Apresoline Pregnancy

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Pregnancy of Apresoline in details

Pregnancy is always a special situation where every action or side effect of the drug varies when compared to a situation of a non-pregnant patient. It is not only because the pregnant woman's metabolism differs due to the hormonal and other changes happened to her, but also because every medicine or its metabolite passes to the baby and shows its action there. The only thing is, be cautious, attentive and well supervised when you take any single drug in pregnancy. The interactions can vary in pregnancy, and the dosage may differ as well. Strict supervision of the Physician is mandatory.

Apresoline crosses the placenta (Lamont 1986; Liedholm 1982).

Due to pregnancy-induced physiologic changes and maternal acetylator status (NAT2 genotype), some pharmacokinetic properties of oral Apresoline may be altered. Larger studies are needed to evaluate if or how these changes influence safety or efficacy during pregnancy (Han 2019).

Chronic maternal hypertension may increase the risk of birth defects, low birth weight, preterm delivery, stillbirth, and neonatal death. Actual fetal/neonatal risks may be related to duration and severity of maternal hypertension. Untreated hypertension may also increase the risks of adverse maternal outcomes, including gestational diabetes, myocardial infarction, preeclampsia, stroke, and delivery complications (ACOG 203 2019).

Agents other than oral Apresoline are more commonly used to treat chronic hypertension in pregnancy (ACOG 203 2019; ESC [Regitz-Zagrosek 2018]). Females with preexisting hypertension may continue their medication during pregnancy unless contraindications exist (ESC [Regitz-Zagrosek 2018]).

Intravenous Apresoline is recommended for use in the management of acute onset, severe hypertension (systolic BP ≥160 mm Hg or diastolic BP ≥110 mm Hg) with preeclampsia or eclampsia in pregnant and postpartum women (ACOG 767 2019).

Apresoline breastfeeding

When a drug is taken when the patient is breast feeding, a part of the drug is secreted in her breast milk and is passed to the baby. The dosage of the medicine to mother and baby are different, and many drugs actions are side effects when you take them without a disease, and what if you the baby takes them without a disease? What if the drug is contraindicated in newborns, infants or children? So, breastfeeding is a very alarming situation when the mother is on medications. Ask your Physician or Pediatrician about the effect of the drug on the baby and how much is excreted in breast milk and if it harms the baby!

During the first week postpartum, 10 lactating women had blood and breast milk samples analyzed 24 hours after receiving a dose between 10 and 40 mg. The average concentration of this drug plus its pharmacologically active acid-labile metabolites in breast milk was 240 nmol/L (about half of the simultaneous concentration in maternal plasma). It was further estimated that the daily dose to a breastfed infant was unlikely to exceed 25 mcg. Serum drug concentrations were measured in 2 infants 2 hours after feeding in this study and were determined to be 557 and 293 nmol/L.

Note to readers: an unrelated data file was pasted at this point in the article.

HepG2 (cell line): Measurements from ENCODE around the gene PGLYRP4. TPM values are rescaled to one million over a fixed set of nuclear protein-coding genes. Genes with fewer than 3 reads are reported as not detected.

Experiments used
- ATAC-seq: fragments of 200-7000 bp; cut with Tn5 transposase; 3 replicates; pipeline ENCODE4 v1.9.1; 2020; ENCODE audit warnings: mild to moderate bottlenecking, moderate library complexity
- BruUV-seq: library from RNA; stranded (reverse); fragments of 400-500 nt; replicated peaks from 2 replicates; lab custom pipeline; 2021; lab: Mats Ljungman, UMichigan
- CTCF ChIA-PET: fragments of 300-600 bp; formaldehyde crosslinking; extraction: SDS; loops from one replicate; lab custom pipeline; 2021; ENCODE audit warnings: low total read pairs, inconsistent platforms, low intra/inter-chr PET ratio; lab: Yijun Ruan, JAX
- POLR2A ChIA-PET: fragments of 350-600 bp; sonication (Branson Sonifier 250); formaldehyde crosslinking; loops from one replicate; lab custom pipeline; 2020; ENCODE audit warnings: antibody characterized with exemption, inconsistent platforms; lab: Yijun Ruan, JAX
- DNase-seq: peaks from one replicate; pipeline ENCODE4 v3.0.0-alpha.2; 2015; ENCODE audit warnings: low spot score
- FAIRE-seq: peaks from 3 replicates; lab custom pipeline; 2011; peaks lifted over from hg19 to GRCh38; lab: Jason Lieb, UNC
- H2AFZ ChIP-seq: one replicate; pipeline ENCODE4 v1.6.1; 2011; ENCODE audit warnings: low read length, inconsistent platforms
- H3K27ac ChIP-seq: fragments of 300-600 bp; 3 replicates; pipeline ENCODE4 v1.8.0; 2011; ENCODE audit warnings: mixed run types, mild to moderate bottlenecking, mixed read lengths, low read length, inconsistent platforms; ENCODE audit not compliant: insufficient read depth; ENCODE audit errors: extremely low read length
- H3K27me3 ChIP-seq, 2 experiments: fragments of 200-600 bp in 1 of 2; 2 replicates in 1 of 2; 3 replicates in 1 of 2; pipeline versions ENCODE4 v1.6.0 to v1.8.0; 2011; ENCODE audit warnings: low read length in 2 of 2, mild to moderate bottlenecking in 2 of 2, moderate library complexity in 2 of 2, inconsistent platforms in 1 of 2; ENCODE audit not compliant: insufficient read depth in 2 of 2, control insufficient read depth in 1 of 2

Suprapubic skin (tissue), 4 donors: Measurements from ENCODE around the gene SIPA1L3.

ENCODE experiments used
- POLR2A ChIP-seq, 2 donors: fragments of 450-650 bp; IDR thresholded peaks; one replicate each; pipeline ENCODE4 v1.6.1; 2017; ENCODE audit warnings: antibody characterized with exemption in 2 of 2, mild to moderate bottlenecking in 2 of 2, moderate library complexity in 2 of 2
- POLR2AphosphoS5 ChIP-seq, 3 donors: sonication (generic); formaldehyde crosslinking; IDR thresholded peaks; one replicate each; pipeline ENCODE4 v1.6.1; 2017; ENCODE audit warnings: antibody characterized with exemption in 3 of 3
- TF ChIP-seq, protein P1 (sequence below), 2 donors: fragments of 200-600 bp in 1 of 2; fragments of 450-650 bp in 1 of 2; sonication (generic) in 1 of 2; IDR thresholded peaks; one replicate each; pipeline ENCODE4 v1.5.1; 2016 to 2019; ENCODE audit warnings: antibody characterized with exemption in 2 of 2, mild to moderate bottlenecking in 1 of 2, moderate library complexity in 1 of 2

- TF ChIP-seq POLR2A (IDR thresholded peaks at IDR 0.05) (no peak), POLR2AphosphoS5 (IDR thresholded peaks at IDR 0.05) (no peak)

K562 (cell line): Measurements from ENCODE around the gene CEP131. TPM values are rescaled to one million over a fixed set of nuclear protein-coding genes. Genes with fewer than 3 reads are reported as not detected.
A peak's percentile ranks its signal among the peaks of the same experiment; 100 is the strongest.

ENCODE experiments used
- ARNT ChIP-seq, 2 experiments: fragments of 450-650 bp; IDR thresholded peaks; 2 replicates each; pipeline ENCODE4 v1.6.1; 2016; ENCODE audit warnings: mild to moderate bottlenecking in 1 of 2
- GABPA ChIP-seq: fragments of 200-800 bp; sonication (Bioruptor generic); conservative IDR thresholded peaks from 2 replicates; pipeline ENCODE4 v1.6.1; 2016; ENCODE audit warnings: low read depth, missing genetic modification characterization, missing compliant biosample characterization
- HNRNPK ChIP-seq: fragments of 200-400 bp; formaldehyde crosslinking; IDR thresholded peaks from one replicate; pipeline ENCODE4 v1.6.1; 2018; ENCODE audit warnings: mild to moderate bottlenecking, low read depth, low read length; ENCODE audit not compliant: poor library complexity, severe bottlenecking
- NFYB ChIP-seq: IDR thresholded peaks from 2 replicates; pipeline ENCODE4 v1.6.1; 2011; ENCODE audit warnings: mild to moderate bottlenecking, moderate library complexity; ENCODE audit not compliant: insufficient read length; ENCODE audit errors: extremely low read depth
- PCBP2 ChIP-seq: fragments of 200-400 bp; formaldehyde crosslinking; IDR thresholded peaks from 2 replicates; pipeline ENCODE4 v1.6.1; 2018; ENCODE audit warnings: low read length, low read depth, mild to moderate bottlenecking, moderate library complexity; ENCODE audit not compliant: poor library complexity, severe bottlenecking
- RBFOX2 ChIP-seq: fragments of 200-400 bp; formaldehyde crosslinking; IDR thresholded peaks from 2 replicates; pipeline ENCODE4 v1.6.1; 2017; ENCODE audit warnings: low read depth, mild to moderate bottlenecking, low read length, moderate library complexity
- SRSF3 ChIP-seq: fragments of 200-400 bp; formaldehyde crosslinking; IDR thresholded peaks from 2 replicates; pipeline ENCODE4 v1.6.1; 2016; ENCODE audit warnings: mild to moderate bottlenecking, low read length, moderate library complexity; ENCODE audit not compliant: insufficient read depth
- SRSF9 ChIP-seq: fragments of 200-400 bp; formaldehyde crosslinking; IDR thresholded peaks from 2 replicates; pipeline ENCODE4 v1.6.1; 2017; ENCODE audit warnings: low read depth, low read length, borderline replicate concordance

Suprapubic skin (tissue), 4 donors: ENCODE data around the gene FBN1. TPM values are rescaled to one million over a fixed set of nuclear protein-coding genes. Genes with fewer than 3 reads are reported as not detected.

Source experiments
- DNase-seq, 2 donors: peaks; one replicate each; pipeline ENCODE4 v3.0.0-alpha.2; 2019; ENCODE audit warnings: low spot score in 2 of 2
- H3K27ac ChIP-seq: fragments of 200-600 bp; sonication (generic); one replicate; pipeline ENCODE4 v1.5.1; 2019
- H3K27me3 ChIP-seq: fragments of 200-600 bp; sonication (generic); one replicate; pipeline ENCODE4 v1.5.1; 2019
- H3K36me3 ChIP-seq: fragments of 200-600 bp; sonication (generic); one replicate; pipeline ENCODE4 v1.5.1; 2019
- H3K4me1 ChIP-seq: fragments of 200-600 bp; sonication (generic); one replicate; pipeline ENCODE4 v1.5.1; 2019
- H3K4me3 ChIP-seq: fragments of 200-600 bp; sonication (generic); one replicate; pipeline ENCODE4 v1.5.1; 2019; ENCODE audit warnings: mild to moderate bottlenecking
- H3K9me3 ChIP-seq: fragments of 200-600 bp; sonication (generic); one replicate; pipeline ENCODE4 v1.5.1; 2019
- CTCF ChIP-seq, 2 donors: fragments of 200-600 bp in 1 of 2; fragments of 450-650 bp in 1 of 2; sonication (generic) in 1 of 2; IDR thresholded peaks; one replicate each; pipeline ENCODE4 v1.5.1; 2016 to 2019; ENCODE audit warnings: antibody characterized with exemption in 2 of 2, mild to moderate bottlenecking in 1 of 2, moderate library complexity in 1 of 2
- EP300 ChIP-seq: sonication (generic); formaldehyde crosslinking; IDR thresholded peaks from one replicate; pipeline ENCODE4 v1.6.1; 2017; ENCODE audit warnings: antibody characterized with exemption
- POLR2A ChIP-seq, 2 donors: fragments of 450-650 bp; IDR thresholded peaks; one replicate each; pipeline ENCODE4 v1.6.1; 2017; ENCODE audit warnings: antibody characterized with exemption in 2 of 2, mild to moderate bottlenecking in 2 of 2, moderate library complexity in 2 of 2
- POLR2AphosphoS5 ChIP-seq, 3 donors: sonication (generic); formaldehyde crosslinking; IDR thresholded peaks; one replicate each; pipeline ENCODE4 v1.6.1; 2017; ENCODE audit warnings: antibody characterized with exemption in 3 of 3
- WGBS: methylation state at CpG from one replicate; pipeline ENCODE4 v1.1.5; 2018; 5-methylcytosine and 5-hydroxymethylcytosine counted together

Use is considered acceptable; according to some experts, use only if the benefit outweighs the potential risk. Excreted into human milk: Yes Comments: This drug has been used without apparent harmful effects in the nursing infant.

See references

References for pregnancy information

  1. "Product Information. Apresoline (Apresoline)." Ciba Pharmaceuticals, Summit, NJ.
  2. Cerner Multum, Inc. "Australian Product Information." O 0
  3. Cerner Multum, Inc. "UK Summary of Product Characteristics." O 0
  4. "Product Information. Apresoline." Akorn Inc, Buffalo Grove, IL.

References for breastfeeding information

  1. United States National Library of Medicine "Toxnet. Toxicology Data Network. Available from: URL: http://toxnet.nlm.nih.gov/cgi-bin/sis/htmlgen?LACT." ([cited 2013 -]):
  2. "Product Information. Apresoline." Akorn Inc, Buffalo Grove, IL.
  3. "Product Information. Apresoline (Apresoline)." Ciba Pharmaceuticals, Summit, NJ.
  4. Cerner Multum, Inc. "UK Summary of Product Characteristics." O 0
  5. Cerner Multum, Inc. "Australian Product Information." O 0



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  2. Human Metabolome Database (HMDB). "Hydralazine: The Human Metabolome Database (HMDB) is a freely available electronic database containing detailed information about small molecule metabolites found in the human body.". http://www.hmdb.ca/metabolites/HMDB0... (accessed September 17, 2018).
  3. FDA Pharm Classes. "FDA Pharmacological Classification: FDA published a final rule that amended the requirements for the content and format of approved labeling (prescribing information) for human prescription drug and biological products in January 2006.". https://www.fda.gov/ForIndustry/Data... (accessed September 17, 2018).


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Information checked by Dr. Sachin Kumar, MD Pharmacology

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